Or, if you want to wake up earlier in the morning, make it a habit to set your alarm across the room instead of next to your bed. That way, you have to get out of bed to turn it off, making it harder to go back to sleep.

Couple that with a glass of Early Bird in the morning, and you'll be ready to get sh*t done. 

Making your good habits attractive is a great way to optimize the second law of behavior change, the craving. This step takes advantage of what we know about dopamine.

We get excited from the anticipation of something good happening, rather than it actually occurring. The next time you go to the library to study, treat yourself to a nice meal or something else that you've been craving.

The third law of behavior change - response - can be optimized by making the habit easy to perform. There's a saying that "friction is the most powerful force in the universe." It's true - and that's why I recommended you unplug your console and move it to another room. 

Adding friction between you and a bad habit makes it less likely you'll perform the habit. 

If you make your habits easy, you're more likely to do them. Leaving your book on your pillow after making your bed makes it easy to pick it up again. 

You don't need to make it a habit to read an entire chapter a night either. I only make it a habit to read a single page of my book every night. Usually, I end up reading far more than that, but because it's only a single page, it doesn't feel like a huge hassle.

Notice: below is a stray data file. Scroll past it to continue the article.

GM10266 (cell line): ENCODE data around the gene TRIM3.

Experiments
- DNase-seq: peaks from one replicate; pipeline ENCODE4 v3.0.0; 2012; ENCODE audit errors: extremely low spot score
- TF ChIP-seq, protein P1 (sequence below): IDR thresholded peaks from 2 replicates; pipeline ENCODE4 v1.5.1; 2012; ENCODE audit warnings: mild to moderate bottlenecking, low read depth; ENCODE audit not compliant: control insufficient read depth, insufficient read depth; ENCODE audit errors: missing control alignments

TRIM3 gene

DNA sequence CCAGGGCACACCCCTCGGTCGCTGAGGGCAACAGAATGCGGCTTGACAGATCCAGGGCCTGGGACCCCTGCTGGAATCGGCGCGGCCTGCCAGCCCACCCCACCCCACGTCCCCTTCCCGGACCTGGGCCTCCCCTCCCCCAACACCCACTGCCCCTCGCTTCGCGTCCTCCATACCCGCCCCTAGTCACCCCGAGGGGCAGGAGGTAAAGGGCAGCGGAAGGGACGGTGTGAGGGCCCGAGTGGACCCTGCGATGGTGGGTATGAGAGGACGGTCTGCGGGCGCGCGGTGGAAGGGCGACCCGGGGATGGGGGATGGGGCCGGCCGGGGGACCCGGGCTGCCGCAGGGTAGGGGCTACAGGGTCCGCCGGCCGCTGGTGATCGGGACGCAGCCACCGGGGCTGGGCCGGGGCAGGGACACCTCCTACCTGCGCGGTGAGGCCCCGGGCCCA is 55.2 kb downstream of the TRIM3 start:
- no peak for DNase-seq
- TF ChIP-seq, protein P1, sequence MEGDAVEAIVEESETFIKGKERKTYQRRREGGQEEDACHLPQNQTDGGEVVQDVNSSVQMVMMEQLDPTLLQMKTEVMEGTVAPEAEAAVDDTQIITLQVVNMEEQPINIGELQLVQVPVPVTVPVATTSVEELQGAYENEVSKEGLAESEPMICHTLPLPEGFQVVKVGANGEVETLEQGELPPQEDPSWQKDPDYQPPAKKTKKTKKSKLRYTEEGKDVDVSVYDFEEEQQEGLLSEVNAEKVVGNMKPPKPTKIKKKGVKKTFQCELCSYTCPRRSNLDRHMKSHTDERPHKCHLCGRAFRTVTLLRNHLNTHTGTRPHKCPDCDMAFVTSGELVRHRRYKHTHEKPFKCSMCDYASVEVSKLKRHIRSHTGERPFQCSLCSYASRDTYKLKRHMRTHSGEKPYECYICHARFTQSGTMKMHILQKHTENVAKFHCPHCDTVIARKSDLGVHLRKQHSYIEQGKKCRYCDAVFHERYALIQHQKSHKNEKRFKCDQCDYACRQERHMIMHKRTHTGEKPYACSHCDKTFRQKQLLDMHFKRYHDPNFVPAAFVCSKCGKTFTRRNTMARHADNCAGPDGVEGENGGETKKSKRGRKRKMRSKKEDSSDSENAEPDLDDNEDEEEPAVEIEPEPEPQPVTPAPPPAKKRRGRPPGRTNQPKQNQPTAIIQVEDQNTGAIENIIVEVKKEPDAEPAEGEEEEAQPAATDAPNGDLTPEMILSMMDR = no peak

Exercise is another example. Before I climb into bed, I lay my workout clothes and shoes by the door. When I wake up, they're waiting for me and it becomes easy to get dressed. Once I'm clothed and my shoes are laced, that's my habit. If I don't want to run that day afterward, I won't. 

But 99.9% of the time, putting my running shoes on is all it takes for me to go on the run. Getting started is the hardest part, so make your habits easy and your chance of success greatly increases. Likewise, if you want to stop a habit, make it hard.

Saving the best for last is rule number four: make it satisfying. Our brains have evolved to do what is immediately rewarded with dopamine. That's why it's way easier to scroll through Instagram than go to the gym, or stuff yourself with french fries rather than eating broccoli. 

What is immediately rewarded is repeated, and what is immediately punished is avoided.  

You can make studying more satisfying by setting up something fun - that will give you dopamine - after performing the habit. For example, after a study session, you and your friends can go out to eat. Or maybe you go home and play video games. Whatever floats your boat. 

Here's the point:

By combining your habit with something fun that comes after the habit, you're making the habit itself more immediately rewarding, which helps to lock in the habit over the long term. 

Conclusion 

If you want to stay focused in college and form good habits, make them obvious, attractive, easy, and satisfying. 

Conversely, if you want to break bad habits, make them invisible, unattractive, hard, and unsatisfying.